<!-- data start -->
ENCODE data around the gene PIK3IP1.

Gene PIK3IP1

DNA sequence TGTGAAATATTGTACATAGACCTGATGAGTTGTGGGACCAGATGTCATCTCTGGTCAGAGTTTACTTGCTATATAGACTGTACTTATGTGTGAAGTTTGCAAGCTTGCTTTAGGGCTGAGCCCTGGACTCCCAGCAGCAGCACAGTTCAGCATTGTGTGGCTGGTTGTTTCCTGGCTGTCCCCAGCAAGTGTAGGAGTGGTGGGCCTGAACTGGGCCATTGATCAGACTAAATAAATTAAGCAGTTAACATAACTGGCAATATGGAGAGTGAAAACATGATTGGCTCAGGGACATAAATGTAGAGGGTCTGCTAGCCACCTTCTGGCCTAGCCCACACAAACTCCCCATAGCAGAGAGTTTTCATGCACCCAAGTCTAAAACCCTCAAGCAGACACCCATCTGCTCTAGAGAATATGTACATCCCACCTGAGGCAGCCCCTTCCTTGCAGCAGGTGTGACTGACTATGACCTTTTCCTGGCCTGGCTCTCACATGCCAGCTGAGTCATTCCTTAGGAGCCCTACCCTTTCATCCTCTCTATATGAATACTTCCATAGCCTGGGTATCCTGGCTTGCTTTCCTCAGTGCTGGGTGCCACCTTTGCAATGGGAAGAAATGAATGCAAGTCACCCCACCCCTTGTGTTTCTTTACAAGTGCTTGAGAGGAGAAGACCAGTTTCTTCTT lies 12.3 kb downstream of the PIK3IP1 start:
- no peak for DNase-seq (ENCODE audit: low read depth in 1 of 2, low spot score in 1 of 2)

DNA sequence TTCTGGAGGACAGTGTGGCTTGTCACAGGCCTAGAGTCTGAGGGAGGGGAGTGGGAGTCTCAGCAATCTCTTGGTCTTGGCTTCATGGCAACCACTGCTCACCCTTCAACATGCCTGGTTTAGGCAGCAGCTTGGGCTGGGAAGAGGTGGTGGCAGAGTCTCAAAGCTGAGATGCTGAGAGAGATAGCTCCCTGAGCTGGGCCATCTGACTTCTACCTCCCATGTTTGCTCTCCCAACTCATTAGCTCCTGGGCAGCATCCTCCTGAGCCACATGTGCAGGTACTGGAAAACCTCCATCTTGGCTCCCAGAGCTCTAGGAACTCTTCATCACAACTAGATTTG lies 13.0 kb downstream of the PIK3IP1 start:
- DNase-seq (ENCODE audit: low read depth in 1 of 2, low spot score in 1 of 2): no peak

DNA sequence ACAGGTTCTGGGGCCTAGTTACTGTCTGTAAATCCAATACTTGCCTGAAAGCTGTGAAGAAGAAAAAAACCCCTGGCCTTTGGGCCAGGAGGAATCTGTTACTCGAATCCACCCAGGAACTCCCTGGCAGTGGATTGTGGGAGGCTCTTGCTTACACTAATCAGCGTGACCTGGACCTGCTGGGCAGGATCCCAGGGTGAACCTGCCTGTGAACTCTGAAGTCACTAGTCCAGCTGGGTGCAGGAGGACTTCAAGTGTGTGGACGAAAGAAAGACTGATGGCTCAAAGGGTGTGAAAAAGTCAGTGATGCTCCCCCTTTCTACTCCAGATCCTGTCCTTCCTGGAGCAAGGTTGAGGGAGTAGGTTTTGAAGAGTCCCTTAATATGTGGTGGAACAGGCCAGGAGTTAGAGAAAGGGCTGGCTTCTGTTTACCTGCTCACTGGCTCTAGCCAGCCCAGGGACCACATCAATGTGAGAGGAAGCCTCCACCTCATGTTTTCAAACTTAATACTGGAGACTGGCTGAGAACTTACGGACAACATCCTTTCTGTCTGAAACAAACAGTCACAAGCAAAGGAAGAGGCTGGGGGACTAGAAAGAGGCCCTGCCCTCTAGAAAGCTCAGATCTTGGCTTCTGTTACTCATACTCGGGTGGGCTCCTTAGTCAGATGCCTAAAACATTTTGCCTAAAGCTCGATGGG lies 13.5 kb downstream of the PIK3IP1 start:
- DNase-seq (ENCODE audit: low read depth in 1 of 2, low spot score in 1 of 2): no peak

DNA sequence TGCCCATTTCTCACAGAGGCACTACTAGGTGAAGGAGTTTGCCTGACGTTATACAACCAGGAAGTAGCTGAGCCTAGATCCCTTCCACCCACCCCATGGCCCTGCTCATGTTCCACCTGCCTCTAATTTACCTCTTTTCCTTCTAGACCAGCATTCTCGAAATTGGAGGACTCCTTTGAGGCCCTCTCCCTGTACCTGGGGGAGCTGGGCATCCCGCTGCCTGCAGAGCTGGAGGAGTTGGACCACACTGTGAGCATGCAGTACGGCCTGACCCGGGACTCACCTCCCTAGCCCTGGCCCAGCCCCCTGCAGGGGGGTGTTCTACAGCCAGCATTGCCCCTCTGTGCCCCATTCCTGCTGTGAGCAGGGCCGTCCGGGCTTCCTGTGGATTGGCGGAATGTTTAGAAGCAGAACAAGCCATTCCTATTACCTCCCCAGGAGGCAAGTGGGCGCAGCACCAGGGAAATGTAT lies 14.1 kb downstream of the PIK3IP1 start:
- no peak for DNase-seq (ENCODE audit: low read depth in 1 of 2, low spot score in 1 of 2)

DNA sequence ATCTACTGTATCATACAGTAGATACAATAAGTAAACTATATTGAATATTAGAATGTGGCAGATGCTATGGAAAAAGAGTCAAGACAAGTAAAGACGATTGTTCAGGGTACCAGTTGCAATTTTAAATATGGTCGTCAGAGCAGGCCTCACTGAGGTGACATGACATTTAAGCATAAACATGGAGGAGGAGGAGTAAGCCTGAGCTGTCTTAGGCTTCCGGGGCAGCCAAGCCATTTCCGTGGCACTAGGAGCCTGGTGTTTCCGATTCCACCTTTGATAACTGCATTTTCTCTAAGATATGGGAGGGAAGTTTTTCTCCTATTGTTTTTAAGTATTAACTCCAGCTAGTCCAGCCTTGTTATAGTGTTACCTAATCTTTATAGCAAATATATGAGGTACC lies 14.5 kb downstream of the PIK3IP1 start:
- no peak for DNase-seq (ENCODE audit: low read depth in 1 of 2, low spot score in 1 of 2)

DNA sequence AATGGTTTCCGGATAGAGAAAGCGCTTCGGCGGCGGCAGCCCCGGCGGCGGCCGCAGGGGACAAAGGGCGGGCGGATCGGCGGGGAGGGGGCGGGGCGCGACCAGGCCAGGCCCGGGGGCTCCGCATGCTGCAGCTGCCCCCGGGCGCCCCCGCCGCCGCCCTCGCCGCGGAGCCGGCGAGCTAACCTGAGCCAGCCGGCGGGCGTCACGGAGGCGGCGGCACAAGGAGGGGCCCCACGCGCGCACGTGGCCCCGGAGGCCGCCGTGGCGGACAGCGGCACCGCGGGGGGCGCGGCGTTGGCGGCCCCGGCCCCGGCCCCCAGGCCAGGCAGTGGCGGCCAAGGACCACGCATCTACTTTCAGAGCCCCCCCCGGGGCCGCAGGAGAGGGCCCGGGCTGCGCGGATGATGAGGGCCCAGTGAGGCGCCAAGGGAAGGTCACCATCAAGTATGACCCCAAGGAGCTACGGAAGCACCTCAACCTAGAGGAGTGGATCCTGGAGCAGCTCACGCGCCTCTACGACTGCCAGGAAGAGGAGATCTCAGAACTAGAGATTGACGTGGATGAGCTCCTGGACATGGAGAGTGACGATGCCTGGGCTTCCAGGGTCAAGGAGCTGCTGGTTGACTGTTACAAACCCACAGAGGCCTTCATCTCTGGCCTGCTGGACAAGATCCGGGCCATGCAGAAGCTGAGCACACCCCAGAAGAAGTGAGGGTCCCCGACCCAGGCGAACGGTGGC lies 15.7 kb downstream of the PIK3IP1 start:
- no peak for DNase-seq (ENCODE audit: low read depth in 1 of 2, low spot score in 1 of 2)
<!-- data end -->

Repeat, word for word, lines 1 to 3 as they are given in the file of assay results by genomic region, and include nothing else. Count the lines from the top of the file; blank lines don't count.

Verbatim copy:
ENCODE data around the gene PIK3IP1.

Gene PIK3IP1

DNA sequence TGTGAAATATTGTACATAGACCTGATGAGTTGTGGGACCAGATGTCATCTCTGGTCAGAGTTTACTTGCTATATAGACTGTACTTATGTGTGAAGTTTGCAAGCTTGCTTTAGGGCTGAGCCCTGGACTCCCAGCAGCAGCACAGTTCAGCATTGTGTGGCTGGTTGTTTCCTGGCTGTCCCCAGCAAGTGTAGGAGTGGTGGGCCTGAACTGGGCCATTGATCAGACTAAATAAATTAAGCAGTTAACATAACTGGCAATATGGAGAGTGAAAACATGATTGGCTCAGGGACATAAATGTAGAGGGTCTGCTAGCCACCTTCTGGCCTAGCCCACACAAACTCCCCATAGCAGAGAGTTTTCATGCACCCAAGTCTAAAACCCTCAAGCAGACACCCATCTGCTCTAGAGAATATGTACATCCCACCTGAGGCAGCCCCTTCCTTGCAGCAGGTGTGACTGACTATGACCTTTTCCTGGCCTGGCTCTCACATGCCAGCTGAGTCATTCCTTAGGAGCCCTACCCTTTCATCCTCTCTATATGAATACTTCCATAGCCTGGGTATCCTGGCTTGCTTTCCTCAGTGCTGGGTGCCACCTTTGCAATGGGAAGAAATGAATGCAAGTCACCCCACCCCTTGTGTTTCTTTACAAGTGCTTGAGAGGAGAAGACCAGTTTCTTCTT lies 12.3 kb downstream of the PIK3IP1 start: